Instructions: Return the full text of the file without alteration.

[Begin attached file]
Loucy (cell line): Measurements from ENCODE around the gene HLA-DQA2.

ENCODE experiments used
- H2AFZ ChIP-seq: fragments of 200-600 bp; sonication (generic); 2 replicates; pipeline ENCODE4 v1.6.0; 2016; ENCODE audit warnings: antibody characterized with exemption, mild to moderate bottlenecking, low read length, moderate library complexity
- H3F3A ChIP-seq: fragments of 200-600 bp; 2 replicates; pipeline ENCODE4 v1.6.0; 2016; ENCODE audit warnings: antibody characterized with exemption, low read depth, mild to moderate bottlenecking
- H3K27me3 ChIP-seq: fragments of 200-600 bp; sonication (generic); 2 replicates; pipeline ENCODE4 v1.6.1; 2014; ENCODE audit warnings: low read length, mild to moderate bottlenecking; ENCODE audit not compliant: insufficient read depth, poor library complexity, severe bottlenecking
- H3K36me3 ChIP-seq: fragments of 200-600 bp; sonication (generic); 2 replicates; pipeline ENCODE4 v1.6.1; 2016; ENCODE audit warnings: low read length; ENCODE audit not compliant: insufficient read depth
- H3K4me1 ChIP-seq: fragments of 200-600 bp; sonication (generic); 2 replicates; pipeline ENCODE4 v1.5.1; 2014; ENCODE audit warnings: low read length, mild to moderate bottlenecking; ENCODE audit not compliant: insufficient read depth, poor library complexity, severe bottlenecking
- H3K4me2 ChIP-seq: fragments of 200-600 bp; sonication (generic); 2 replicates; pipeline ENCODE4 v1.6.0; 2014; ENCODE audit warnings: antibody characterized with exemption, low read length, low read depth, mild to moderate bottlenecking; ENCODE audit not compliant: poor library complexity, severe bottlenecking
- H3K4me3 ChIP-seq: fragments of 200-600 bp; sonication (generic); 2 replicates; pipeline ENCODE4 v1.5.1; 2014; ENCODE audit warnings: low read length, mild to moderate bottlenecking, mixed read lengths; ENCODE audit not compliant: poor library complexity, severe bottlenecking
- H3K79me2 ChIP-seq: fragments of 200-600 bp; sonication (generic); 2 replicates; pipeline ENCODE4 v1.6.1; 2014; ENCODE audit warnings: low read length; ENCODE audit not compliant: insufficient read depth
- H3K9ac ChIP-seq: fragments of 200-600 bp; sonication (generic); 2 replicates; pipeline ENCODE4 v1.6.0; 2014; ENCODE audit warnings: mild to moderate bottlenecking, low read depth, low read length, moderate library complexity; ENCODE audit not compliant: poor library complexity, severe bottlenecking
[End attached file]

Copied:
Loucy (cell line): Measurements from ENCODE around the gene HLA-DQA2.

ENCODE experiments used
- H2AFZ ChIP-seq: fragments of 200-600 bp; sonication (generic); 2 replicates; pipeline ENCODE4 v1.6.0; 2016; ENCODE audit warnings: antibody characterized with exemption, mild to moderate bottlenecking, low read length, moderate library complexity
- H3F3A ChIP-seq: fragments of 200-600 bp; 2 replicates; pipeline ENCODE4 v1.6.0; 2016; ENCODE audit warnings: antibody characterized with exemption, low read depth, mild to moderate bottlenecking
- H3K27me3 ChIP-seq: fragments of 200-600 bp; sonication (generic); 2 replicates; pipeline ENCODE4 v1.6.1; 2014; ENCODE audit warnings: low read length, mild to moderate bottlenecking; ENCODE audit not compliant: insufficient read depth, poor library complexity, severe bottlenecking
- H3K36me3 ChIP-seq: fragments of 200-600 bp; sonication (generic); 2 replicates; pipeline ENCODE4 v1.6.1; 2016; ENCODE audit warnings: low read length; ENCODE audit not compliant: insufficient read depth
- H3K4me1 ChIP-seq: fragments of 200-600 bp; sonication (generic); 2 replicates; pipeline ENCODE4 v1.5.1; 2014; ENCODE audit warnings: low read length, mild to moderate bottlenecking; ENCODE audit not compliant: insufficient read depth, poor library complexity, severe bottlenecking
- H3K4me2 ChIP-seq: fragments of 200-600 bp; sonication (generic); 2 replicates; pipeline ENCODE4 v1.6.0; 2014; ENCODE audit warnings: antibody characterized with exemption, low read length, low read depth, mild to moderate bottlenecking; ENCODE audit not compliant: poor library complexity, severe bottlenecking
- H3K4me3 ChIP-seq: fragments of 200-600 bp; sonication (generic); 2 replicates; pipeline ENCODE4 v1.5.1; 2014; ENCODE audit warnings: low read length, mild to moderate bottlenecking, mixed read lengths; ENCODE audit not compliant: poor library complexity, severe bottlenecking
- H3K79me2 ChIP-seq: fragments of 200-600 bp; sonication (generic); 2 replicates; pipeline ENCODE4 v1.6.1; 2014; ENCODE audit warnings: low read length; ENCODE audit not compliant: insufficient read depth
- H3K9ac ChIP-seq: fragments of 200-600 bp; sonication (generic); 2 replicates; pipeline ENCODE4 v1.6.0; 2014; ENCODE audit warnings: mild to moderate bottlenecking, low read depth, low read length, moderate library complexity; ENCODE audit not compliant: poor library complexity, severe bottlenecking